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Lessons from the experts

Researching a real need with real people was the successful ingredient in a project on access for the disabled. Roger Frost reports.

A former brewer's warehouse is home to The Quay Arts Centre in Newport, Isle of Wight. It retains all its charm - its stone stairs, trap doors, uneven floors and all the mind-your-step quaintness that's great for an outing. It is not so great to anyone who is disabled.

Technology co-ordinator Carol-Anne Eades and her class of 12-year-olds have moved into this, their local art gallery, for the day. They have been joined by disabled adults and children. They are not here to sip the culture, they are looking for access problems. By the end of an hour they will have found enough to worry the biggest budget.

Right now they are manoeuvring round the exhibits in threes and fours. One group is with a girl in a wheelchair - they are testing and talking about a ramp built specially for one. She says it's too steep. She shows how, with a mass of might, it's possible to make it to the top. The wheel catches on a quarry tile. They talk more and note it all down.

An adult in a wheelchair takes another group to the car park. They find narrow bays and steep cambers, no signs and several steps. Some others visit the toilets - to hit yet more steps and discover how the mirrors, taps and the flush, too, are almost impossible to reach.

A couple of hours beforehand, though it seemed like a couple of minutes, the children from Downside Middle School and their peers from Medina House special day school were complete strangers. They had sat together with some local disabled adults in a tense silence. Now, having played ice-breaking games, learned names, described each other in terms of hobbies and pop groups, they are getting on famously. They have magically formed into groups, and listened to each other. They have briefly tried to swap roles - with the able children touring the gallery, using crutches, wheelchairs, ear muffs, blindfolds and so on.

The atmosphere is electric, but at one point Carol-Anne Eades had wondered if this untested exercise was ever going to work. "We were going to have six children and six adults but that turned into 30-plus. For a moment it looked like they wouldn't have anything to say or come up with any ideas and I'd have to keep saying, 'You do this' and, 'You do that'."

But there was none of that. After lunch in the brown bread and quiche cafe, the groups brainstormed solutions to the gallery's problems. They modelled their ideas in paper and card and came up with tactile signs to help the blind and wider bays for the car park. They drew plans for moving things a bit up or a bit down, mostly down, and they excitedly readied themselves for a grand final presentation before home time. Quite how this happened escaped me, I may have blinked, but the organising was entirely transparent.

There was one faux pas: during the role play, a blindfolded boy let out a nervous giggle. Few noticed, but it troubled a partially-sighted volunteer. Anne Preston of the island's Disability Action Group says: "This role play is OK if you explain that it's just to give some feel of what it's like to be disabled. We're the people who live with it, not just for a short while, but all the time," she adds, watching an able-bodied girl put her crutches down to negotiate an awkward doorway.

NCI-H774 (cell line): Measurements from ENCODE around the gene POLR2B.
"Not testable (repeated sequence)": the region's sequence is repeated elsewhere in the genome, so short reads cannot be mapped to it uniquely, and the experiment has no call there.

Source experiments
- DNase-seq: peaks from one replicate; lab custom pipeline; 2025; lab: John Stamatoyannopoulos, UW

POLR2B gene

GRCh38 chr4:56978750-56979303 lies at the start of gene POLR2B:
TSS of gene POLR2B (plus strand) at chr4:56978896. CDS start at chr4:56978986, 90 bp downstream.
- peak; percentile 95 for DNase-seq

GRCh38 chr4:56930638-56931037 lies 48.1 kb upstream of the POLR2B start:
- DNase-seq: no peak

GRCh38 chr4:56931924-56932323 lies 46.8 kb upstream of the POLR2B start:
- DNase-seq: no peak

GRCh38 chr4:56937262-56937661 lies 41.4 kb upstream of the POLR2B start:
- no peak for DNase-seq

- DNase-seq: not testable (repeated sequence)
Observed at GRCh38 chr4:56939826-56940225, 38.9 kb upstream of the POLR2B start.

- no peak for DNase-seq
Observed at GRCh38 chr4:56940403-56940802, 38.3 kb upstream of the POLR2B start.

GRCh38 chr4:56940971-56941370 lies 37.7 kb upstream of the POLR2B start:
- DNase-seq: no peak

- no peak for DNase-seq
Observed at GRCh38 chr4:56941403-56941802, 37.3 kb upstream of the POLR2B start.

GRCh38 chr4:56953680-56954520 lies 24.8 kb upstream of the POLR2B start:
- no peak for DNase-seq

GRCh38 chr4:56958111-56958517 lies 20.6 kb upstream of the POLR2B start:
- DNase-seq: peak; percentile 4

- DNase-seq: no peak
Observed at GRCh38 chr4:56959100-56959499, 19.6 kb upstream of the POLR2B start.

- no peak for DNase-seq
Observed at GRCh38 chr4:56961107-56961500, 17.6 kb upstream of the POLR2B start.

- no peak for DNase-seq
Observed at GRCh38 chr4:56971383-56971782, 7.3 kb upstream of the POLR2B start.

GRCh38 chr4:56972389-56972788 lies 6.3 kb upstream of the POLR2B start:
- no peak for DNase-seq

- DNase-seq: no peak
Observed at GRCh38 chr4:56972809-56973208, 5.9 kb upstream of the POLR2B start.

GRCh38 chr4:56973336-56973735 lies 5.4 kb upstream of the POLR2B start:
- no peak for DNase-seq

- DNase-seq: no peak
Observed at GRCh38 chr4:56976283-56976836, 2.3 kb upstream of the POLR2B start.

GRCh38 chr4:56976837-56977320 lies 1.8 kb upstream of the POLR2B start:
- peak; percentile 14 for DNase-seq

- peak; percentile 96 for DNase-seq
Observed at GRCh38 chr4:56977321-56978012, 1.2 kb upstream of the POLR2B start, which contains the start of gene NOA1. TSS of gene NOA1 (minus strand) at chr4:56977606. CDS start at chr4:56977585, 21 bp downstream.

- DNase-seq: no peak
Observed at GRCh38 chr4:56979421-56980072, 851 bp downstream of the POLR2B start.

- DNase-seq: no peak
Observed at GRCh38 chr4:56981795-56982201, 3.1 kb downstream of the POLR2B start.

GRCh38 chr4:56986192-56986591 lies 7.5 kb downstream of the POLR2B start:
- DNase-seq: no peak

Nevertheless, the disabled children enjoyed their role, and often led the groups. Stephanie Robson, the technology teacher from Medina House, says: "It's been a good opportunity for the groups to meet and become aware of the needs. The disabled children are being understood by able-bodied people and enjoying sharing their difficulties."

Helping the day along was Jane Glendinning from the arts centre itself. She also helped kick-start the project, by contacting schools and disabled persons groups, all under the umbrella of BT's Skills Project, a programme of creative activities across the south coast of England.

She found Carol-Anne Eades after hearing of her past project where the pupils suggested ways to calm traffic on roads around the school - ideas which were implemented by the local council. This time, they are on a similar tack. When they get back to school the children are going to build an exhibition for the arts centre, setting out their proposals. There is even going to be an official study to see if the centre can feasibly be made more friendly to disabled people.

Researching real needs with real clients and independently devising solutions is an adventurous step for 12-year-olds. Many schools prefer a softly-softly introduction to technology at this age, providing highly-structured projects such as making wooden spatulas or plastic pens. But Ms Eades believes the project, far from seeming too daunting, has helped pupils build up their confidence. She says: "The on-the-spot research has increased the children's awareness about what it is like to be disabled.

"We've brainstormed the problems, tried to solve them in groups and evaluated all through. I've learned that technology is about making things happen for everybody, not just able-bodied people, and the children have gained the confidence that they can actually improve things."

As a sign of that confidence, the children want to produce a teaching pack to help others do a similar project themselves. One child sai: "The more people who do this the more people will see how difficult it is being disabled. I think if our generation can see the problems, then things will improve. "

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